HCV protein-induced cytokine predicts treatment outcomes in chronic hepatitis C virus infection

Authors

  • Carla Krueger,

    1. Section of Hepatology, Department of Medicine, University of Manitoba, Winnipeg, Canada
    2. Department of Immunology, University of Manitoba, Winnipeg, Canada
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    • Both authors contributed equally to this paper.
  • Mark Collister,

    1. Section of Hepatology, Department of Medicine, University of Manitoba, Winnipeg, Canada
    2. Department of Immunology, University of Manitoba, Winnipeg, Canada
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    • Both authors contributed equally to this paper.
  • Gerald Y. Minuk,

    1. Section of Hepatology, Department of Medicine, University of Manitoba, Winnipeg, Canada
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  • Alyssa Janke,

    1. Section of Hepatology, Department of Medicine, University of Manitoba, Winnipeg, Canada
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  • Jordyn Lerner,

    1. Section of Hepatology, Department of Medicine, University of Manitoba, Winnipeg, Canada
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  • Stephen G. M. Wong,

    1. Section of Hepatology, Department of Medicine, University of Manitoba, Winnipeg, Canada
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  • Julia D. Rempel

    Corresponding author
    1. Section of Hepatology, Department of Medicine, University of Manitoba, Winnipeg, Canada
    2. Department of Immunology, University of Manitoba, Winnipeg, Canada
    • Correspondence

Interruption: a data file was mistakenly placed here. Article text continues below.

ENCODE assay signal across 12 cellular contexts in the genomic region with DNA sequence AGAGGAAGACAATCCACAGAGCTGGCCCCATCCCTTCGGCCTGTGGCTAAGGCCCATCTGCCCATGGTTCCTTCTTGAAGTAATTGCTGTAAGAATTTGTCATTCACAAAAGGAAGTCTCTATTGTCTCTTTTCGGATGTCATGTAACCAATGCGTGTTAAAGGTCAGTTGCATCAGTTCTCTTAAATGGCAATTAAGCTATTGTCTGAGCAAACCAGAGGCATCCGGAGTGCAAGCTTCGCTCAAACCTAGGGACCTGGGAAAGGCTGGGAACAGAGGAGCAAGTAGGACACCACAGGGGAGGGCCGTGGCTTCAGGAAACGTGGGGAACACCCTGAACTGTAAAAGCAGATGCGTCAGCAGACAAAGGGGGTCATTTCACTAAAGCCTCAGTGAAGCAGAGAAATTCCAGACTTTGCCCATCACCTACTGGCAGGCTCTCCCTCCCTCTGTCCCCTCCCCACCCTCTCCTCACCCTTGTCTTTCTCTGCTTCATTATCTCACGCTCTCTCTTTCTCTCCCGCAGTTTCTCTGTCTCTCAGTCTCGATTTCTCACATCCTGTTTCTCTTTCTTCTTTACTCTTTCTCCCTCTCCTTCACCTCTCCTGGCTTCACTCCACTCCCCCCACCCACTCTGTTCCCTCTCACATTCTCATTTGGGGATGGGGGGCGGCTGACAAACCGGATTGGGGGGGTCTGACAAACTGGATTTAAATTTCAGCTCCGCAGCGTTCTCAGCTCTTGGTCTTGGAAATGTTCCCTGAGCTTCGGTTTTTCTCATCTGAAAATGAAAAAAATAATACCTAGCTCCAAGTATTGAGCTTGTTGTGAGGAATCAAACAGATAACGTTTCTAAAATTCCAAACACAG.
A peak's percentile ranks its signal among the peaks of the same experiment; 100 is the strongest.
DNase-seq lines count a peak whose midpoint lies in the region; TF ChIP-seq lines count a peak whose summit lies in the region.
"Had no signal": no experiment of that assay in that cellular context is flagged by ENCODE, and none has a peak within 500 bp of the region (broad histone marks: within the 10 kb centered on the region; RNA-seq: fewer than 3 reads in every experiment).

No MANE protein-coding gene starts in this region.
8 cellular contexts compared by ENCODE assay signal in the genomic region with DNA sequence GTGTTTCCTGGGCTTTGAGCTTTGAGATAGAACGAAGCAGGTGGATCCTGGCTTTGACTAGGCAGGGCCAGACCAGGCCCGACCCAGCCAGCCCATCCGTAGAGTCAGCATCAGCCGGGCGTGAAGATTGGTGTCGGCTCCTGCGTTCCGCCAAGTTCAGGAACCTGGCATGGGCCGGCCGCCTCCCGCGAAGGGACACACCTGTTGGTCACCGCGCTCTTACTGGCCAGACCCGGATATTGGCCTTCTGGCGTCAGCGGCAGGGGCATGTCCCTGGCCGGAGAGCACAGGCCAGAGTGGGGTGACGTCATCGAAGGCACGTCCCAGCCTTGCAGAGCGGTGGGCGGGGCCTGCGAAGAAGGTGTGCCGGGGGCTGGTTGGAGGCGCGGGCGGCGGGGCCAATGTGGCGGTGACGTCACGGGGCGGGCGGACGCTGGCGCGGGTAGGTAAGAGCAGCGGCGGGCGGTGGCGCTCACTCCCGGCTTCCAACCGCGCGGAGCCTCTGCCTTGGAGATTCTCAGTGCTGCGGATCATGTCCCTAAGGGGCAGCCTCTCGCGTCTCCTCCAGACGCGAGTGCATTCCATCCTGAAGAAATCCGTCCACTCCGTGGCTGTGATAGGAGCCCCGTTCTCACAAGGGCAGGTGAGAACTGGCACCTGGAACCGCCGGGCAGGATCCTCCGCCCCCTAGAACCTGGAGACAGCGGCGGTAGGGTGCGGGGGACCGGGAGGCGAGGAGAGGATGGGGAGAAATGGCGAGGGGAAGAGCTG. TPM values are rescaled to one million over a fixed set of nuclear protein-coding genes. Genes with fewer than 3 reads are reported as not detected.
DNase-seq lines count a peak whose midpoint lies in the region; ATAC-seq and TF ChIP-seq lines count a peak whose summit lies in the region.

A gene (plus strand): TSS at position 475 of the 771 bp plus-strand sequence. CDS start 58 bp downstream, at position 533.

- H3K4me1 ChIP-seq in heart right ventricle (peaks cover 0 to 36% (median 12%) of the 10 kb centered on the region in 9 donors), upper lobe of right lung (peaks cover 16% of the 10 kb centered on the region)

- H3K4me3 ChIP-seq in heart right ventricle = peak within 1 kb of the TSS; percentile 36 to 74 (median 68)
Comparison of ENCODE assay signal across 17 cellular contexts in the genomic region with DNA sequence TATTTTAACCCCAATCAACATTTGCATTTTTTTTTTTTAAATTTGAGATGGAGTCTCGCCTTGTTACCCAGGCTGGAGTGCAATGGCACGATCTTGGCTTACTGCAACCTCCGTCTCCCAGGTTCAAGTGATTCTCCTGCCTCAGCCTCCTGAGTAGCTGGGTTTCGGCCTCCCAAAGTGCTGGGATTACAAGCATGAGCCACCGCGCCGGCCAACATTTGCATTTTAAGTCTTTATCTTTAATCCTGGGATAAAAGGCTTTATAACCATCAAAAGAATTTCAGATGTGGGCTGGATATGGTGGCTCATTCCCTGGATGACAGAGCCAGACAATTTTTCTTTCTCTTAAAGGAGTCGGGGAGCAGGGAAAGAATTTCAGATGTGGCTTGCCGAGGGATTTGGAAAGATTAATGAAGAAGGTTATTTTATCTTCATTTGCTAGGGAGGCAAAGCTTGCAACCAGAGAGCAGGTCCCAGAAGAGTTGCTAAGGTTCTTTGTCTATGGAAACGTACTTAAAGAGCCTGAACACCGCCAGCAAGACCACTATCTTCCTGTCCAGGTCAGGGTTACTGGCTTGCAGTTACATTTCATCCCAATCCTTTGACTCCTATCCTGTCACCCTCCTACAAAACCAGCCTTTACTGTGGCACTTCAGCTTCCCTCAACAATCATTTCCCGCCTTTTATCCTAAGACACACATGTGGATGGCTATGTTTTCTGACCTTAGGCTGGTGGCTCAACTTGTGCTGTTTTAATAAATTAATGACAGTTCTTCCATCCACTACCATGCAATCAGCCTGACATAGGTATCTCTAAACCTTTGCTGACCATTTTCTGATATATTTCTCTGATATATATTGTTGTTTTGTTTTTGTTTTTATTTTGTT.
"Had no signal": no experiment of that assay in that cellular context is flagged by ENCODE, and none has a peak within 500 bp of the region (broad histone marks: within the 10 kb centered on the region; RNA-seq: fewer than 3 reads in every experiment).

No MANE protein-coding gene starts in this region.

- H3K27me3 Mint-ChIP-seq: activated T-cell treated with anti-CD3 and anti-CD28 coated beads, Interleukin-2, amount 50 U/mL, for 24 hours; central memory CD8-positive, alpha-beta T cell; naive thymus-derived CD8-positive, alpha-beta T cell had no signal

Julia D. Rempel, Section of Hepatology, Department of Medicine, University of Manitoba, 804D-715 McDermot Ave, Winnipeg, MB, R3E 3P4, Canada

      Tel: +204-789-3825

      Fax: +204-789-3987

      e-mail: jdrempel@cc.umanitoba.ca

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Abstract

Background & Aims

Immune-mediated processes are thought to influence the efficacy of treatment in chronic hepatitis C virus (HCV) infection. This study evaluated the association of baseline immune responses with the achievement of a sustained viral response (SVR) upon pegylated interferon and ribavirin treatment.

Methods

Baseline serum and peripheral blood mononuclear cells (PBMC) cytokine activity was assessed. Metabolic and liver injury parameters were evaluated as underlying factors.

Results

Baseline demographics and disease parameters did not differ between the SVR− (n = 14) and SVR+ (n = 25) cohorts except for body mass index (BMI) values and liver injury scores. Baseline circulating TNF-α levels were three-fold higher with subsequent treatment failure vs. success (P = 0.124). Baseline peripheral blood mononuclear cells (PBMC, n = 25) were cultured with HCV core and non-structural (NS)3 proteins. Core (P = 0.0003) and NS3 (P = 0.018) induced greater TNF-α production within the SVR−, compared with the SVR+, cohorts. Similar findings were noted for interleukin (IL)-1β and IL-10 synthesis. Furthermore, HCV core-induced TNF-α synthesis correlated with patient BMI values (r = 0.489, P = 0.015). Core (r = 0.432, P = 0.065) and NS3 (r = 0.530, P = 0.020)-induced TNF-α displayed a positive relationship with serum adiponectin concentrations. In addition, lipopolysaccharide stimulated cytokine synthesis associated with BMI and adiponectin levels. Although unable to predict treatment outcomes, NS3-induced IL-6 synthesis and serum leptin concentrations corresponded to liver injury scores.

Conclusion

An enhanced PBMC susceptibility to core and NS3-induced TNF-α synthesis at baseline was associated with treatment failure. This phenomenon appeared to involve the interaction of virally generated TNF-α activity and metabolic disease. In contrast, IL-6 activity and leptin levels may indicate liver damage.

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